Fortunately for me, the list of organizations that I want to break into in each of these cases is pretty small. And they all do a decent job at keeping their infrastructure homogeneous. Those financial guys are great too because it always takes them 9 months to patch anything. You know my favorite time of the year? Christmas. It’s when nothing changes in the environment (moratorium!), nobody’s around looking for me (vacations!), and I have free reign. It’s like, well… Christmas!

Those LED companies? They’re all small so they can’t even afford to keep me out. And if they get lucky I’m sure they filed all the interesting stuff through their lawyers so I can get the information there. Humanitarian companies are the same deal — small, understaffed, underfunded, delightful.

It’s a lot easier for me to build software that can get in because my targets are so well defined. I don’t have to account for ALL the different versions of security software out there… just the kind that my targets are using. I also don’t need to figure out how to evade ALL network security controls — just the ones they picked. Worst case I’ll test against other companies using the same security tech. Once I can get past their defenses I’ll attack my real target. Besides, I can always fall back to good ‘ol spearphishing.

Evading Tech Isn’t That Hard

As you can see, for opportunistic and targeted attackers, evading tech is just a little bit of work. It’s not hard. When an attacker can test your security and observe what you detect (because it got blocked), you’ve got a testable security surface. It might keep out some riff raff, but targeted attackers get around it easily. If you’re doing the same blocking everyone else is doing, the opportunistic attackers will take the time to work around it as well.

The better funded the attacker the more investments they can make into evading tech. Imagine an attacker with access to all the security suites out there. With all the network security gear installed in their lab. How convenient! Now they can go beyond what’s blocked into what’s detected and evade that too! Takes more work, but in certain cases is well worth the effort to avoid detection.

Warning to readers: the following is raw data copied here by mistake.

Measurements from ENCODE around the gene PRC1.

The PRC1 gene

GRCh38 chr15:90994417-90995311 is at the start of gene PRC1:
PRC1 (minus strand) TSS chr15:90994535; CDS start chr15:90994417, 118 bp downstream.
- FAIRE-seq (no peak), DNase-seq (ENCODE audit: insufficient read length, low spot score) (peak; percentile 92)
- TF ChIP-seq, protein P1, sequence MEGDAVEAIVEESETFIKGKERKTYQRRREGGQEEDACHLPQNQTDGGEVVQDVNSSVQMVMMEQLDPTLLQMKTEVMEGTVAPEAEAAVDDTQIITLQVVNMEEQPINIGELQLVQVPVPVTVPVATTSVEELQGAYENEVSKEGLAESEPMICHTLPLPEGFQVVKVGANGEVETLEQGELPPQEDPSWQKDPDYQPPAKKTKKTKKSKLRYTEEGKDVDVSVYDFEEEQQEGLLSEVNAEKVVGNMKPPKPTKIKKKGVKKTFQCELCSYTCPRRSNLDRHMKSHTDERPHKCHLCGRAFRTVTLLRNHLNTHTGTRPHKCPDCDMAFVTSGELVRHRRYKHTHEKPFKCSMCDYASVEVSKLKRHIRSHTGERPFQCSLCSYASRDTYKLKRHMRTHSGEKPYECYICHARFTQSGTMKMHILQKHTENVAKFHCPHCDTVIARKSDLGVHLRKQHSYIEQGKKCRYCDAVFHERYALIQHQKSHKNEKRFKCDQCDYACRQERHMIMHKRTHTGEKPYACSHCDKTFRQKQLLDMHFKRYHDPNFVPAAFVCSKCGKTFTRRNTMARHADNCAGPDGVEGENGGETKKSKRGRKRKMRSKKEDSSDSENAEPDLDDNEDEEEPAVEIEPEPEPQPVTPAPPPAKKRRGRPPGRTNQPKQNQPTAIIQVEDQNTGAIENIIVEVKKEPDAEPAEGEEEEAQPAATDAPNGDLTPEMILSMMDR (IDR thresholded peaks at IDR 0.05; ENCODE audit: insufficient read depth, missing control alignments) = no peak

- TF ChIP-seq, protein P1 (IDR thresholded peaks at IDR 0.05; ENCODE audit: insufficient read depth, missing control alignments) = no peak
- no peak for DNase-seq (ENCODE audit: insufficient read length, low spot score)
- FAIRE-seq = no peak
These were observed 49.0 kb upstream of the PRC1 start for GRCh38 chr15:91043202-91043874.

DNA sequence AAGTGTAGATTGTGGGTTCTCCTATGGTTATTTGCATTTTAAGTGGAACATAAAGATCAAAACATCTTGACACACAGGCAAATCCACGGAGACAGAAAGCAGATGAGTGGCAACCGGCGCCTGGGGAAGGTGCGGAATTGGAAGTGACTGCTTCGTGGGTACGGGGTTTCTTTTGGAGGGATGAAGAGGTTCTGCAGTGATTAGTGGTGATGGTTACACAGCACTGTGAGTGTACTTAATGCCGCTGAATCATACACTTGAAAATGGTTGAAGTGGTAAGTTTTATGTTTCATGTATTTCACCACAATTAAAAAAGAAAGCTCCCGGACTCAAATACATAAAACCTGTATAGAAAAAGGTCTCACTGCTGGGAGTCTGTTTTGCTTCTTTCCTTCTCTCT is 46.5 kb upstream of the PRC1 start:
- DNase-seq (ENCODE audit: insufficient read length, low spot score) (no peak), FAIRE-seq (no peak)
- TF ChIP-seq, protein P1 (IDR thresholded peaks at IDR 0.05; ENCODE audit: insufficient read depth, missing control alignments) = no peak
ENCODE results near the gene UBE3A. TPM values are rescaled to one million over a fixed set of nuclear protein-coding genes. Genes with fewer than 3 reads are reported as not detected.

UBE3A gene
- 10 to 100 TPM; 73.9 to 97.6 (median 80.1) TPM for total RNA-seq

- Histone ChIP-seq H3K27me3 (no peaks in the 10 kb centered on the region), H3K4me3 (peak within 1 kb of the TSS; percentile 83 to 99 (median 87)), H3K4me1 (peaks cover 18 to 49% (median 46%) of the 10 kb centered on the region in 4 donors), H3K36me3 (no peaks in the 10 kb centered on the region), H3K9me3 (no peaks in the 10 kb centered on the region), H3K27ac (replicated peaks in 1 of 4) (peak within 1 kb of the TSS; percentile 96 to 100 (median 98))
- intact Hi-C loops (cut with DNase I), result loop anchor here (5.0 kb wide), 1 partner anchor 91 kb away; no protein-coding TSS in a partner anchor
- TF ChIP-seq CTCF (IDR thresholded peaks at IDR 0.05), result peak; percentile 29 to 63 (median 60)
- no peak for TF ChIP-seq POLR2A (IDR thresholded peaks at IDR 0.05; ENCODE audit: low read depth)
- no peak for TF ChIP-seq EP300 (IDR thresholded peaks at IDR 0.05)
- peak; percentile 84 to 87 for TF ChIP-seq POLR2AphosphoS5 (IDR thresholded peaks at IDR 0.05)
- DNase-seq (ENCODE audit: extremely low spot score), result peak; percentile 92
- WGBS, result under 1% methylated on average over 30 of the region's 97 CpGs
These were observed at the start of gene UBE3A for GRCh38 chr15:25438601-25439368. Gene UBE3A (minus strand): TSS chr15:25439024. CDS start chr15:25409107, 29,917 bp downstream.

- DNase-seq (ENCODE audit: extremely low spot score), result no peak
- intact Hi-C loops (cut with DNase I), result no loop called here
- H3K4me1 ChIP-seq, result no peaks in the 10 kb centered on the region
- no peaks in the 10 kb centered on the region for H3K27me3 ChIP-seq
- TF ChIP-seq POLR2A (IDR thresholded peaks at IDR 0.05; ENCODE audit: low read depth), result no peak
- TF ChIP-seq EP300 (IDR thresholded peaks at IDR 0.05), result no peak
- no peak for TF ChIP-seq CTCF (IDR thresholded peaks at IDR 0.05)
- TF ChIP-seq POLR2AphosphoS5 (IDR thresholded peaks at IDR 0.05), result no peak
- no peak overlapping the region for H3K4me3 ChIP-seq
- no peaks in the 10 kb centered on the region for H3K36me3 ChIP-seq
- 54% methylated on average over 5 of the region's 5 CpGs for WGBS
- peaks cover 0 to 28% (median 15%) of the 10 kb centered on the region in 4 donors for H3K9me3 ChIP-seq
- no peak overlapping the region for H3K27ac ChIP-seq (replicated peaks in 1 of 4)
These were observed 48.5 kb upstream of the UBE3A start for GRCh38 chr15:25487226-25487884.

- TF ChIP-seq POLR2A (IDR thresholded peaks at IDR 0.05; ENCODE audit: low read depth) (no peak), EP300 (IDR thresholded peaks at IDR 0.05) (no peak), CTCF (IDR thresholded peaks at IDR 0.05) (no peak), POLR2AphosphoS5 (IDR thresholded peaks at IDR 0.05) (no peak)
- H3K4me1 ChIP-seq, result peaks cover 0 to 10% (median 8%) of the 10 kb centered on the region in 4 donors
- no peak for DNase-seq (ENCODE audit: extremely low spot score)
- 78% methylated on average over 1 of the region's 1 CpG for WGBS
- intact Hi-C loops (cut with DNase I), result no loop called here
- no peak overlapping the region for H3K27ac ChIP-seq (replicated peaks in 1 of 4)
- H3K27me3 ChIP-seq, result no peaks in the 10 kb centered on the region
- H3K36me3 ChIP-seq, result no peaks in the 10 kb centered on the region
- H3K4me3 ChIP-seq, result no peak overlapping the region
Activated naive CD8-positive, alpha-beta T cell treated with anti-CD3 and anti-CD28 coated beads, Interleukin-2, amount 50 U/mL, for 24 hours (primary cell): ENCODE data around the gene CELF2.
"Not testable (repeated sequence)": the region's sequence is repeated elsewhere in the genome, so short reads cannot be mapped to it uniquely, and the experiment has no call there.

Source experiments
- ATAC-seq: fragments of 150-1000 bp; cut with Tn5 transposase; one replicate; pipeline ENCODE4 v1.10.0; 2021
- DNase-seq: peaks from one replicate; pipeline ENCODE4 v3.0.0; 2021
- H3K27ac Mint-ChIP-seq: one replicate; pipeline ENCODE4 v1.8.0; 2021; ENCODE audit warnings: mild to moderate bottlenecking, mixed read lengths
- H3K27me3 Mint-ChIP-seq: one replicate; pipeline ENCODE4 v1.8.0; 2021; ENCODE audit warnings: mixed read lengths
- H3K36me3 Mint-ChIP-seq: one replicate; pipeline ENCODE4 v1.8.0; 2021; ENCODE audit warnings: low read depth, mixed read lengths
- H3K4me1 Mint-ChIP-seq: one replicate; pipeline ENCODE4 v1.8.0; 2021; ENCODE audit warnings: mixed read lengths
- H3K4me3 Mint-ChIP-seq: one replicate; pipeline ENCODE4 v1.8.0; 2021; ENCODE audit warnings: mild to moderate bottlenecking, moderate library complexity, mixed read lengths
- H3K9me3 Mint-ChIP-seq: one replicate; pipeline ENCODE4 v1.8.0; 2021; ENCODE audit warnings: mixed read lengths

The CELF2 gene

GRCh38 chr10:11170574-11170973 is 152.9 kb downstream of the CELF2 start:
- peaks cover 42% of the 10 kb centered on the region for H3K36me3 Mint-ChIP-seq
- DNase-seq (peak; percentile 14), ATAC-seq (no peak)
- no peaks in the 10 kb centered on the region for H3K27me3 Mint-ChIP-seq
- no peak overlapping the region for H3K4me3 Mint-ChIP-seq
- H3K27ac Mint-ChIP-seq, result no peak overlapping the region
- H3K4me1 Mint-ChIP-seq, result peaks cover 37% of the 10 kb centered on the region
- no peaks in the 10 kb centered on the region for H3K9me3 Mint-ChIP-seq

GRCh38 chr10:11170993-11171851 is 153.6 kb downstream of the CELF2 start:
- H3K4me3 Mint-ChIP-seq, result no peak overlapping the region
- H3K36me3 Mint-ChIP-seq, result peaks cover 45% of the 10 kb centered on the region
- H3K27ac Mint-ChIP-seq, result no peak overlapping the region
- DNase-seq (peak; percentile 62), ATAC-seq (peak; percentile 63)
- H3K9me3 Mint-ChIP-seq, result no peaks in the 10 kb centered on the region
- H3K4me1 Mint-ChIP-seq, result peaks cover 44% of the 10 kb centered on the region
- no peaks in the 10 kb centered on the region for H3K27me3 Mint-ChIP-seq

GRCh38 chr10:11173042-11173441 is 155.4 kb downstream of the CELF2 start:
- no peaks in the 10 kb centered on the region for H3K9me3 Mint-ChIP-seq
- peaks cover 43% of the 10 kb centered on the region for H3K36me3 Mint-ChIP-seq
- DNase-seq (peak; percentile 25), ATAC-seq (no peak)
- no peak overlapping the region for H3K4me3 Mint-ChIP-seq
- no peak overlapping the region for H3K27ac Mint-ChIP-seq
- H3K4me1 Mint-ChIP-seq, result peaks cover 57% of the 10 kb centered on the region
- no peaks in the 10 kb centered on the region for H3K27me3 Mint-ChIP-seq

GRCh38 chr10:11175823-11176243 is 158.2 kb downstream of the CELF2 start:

Though frankly, security teams are so overwhelmed by signal-to-noise-ratios that even detection by technology alone won’t necessarily keep the attacker out.

It’s Not Hopeless?

This doesn’t seem like a recipe for success. Attackers can adapt to technology pretty quickly and it’s hard for engineering teams to keep up. This puts on the onus on security practitioners who, as a rule, are either in short supply or overwhelmed.

To effectively combat both opportunistic and targeted attackers, companies need security practitioners with their eye on the ball. This means first and foremost being able to rapidly, and with high fidelity, detect attackers that have bypassed your deterrence measures. Second, streamlining these individuals’ time to investigate & respond. Only then will practitioners begin to consistently stop the attackers before they’re able to complete their mission.

With companies desperate to solve this problem, security technology vendors for years have promised they’ll “prevent breaches.” We’ve seen how that’s worked out. With a glut of technologies that all sound roughly the same, the industry has turned to intelligence and orchestration.

To their credit, these organizations don’t purport to stop anything. They do in fact aim to accelerate detection & response via context and automation. Given the talent gap, this leaves the question of insourcing and outsourcing open. Nevertheless, a mental step in the right direction.

Meanwhile it’s vital that security buyers understand that there remains no silver bullet for the information security challenges that we face today. Likewise, for security technology vendors, it does buyers and the information security community a disservice to purport that your tech stops the bad guys. Instead, let’s take a cue from the intel and orchestration companies. Build tech that enables practitioners rather than tech that gives customers the false sense that they don’t need them.